We convened the second JCA Farbrengen this past Friday night. We’re borrowing a page from the book of Chabad by expanding our third Friday evening of the month into a night of spirited melodic davenning followed by a potluck supper around a big communal table, sharing food, words of Torah, and Zemirot–shabbat songs. Everyone is encouraged to bring along all of the above.
I taught this week about the parasha: Mishpatim. We discussed the two traditional categories of Jewish law–khok, and mishpat–how the first is considered a law without a rational explanation, the following of which is a demonstration of faith, and the second, Mishpat, is a mitzvah that can be rationally understood.
Rashi has a charming comment at the beginning of parashat Mishpatim, that really builds a sense of what a mishpat is all about–what it means to be invited to a rational consideration of mitzvot.
Noting that God instructs Moses: “Eleh ha’mispatim asher taseem lifneyhem”–these are the instructions you should ‘set out before them’–he essentially asks: why “set out before them”? Why not use some stronger language to express the act of commanding?
His answer is delightful–“God said to Moses, ‘It shouldn’t enter your mind to say: “I will repeat the chapter and verse to them two or three times until it’s fixed in their mouths like a rote teaching, and I won’t bother myself to lead them to an understanding of the explanation of the matter, and its meaning.”‘ To prevent this is why God said, ‘Set out before them,’ as a banquet table set before the human being to be digested.”
A mishpat is a rule that we are to be given time to taste, chew and digest. (As moderns, we might add–we are also free to determine whether or not it is palatable.)
I also had a story in mind to read from the Ma’aseh Book, the classic medieval folktale book of Ashkenazic Jewry, with legends drawn from Talmud and later sources. It didn’t really dawn on me till I was reading it aloud how effectively it served as a counterpoint to the Rashi–telling, to my mind, a poignant riddle about the nature of a khok, rather than a mishpat–about the rules of life that, in the end, fundamentally baffle our rational minds. It’s also the story of a banquet, like the Rashi, but with profoundly different implications. I don’t know if the original storyteller intended it as a Zen riddle, but it works that way.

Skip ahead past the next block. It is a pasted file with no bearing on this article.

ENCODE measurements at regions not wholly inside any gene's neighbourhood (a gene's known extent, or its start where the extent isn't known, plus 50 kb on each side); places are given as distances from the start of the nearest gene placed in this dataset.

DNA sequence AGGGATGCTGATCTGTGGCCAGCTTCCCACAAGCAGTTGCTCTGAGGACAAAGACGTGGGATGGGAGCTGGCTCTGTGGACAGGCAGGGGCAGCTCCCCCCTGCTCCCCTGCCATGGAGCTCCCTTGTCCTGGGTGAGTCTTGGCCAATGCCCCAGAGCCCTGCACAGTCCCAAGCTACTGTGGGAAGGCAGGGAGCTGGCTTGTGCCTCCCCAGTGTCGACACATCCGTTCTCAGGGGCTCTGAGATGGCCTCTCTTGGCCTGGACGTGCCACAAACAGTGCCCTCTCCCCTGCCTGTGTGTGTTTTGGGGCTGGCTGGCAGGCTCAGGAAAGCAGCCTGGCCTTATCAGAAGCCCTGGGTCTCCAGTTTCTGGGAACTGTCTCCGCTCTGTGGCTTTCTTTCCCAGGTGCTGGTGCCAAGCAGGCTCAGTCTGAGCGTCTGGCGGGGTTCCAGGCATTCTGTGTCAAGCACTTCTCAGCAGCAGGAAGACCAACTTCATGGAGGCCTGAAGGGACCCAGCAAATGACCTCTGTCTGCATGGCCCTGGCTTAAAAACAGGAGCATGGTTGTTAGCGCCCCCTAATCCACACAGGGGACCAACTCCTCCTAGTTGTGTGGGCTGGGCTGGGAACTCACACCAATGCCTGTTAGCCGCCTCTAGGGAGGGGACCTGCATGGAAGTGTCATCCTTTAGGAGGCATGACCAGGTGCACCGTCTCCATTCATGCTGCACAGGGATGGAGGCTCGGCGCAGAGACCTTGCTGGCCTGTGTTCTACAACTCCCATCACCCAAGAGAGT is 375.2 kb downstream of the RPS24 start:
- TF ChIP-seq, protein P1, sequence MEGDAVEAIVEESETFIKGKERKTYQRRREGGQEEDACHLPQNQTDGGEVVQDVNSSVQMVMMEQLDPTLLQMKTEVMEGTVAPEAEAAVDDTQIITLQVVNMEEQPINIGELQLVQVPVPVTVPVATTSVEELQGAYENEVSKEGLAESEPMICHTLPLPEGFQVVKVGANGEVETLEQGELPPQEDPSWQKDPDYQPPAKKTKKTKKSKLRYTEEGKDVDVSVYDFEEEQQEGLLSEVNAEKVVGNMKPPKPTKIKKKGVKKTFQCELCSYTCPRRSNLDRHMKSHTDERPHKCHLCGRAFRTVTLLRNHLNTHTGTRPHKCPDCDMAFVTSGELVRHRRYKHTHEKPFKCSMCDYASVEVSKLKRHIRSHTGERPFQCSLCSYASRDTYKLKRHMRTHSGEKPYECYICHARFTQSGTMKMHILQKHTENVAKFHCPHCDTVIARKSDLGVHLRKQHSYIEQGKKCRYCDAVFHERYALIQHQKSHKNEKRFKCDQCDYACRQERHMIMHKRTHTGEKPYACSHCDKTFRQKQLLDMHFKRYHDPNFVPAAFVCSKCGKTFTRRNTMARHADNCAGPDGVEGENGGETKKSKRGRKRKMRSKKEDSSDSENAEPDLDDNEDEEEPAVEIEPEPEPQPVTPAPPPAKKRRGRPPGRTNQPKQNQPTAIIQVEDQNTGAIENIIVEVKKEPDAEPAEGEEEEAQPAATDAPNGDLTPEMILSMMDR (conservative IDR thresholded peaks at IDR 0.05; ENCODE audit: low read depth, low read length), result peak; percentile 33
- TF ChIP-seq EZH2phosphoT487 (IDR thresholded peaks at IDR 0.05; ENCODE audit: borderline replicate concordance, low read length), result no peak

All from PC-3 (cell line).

My reading of it was met with (bewildered?) silence, which I considered appropriate!
Here it is:
Rabbi Joshua and the Emperor Who Wanted to Prepare a feast for God
The Emperor said to Rabbi Joshua, “I should like to prepare a banquet for your God that we may partake of it together.” Then Rabbi Joshua replied to the Emperor, “It is beyond your power for God has many servants.” Then the Emperor said, “I can do it.” Rabbi Joshua said, “Very well, go to the empty road on the shore of the river Rebita, and spread your banquet there.” The Emperor worked six months during the summer and put up many chairs and tables covered with food, thinking that he had prepared everything properly. But there arose a mighty wind which carried all of the tables and food into the stream. The Emperor again prepared a banquet during the six months of winter and set up many tables laden with excellent food. But then a heavy rain came down and flooded the country and carried the tables with the food into the stream. Then the Emperor said to Rabbi Joshua, “What does it all mean? I have been preparing for a long while and no one has come to the banquet to partake of the meal, and yet it is all gone.” Then Rabbi Joshua replied, “The servants of God have eaten it all up.” Then the Emperor replied, “It such is the case, all my efforts are in vain, and I had better give up the idea.”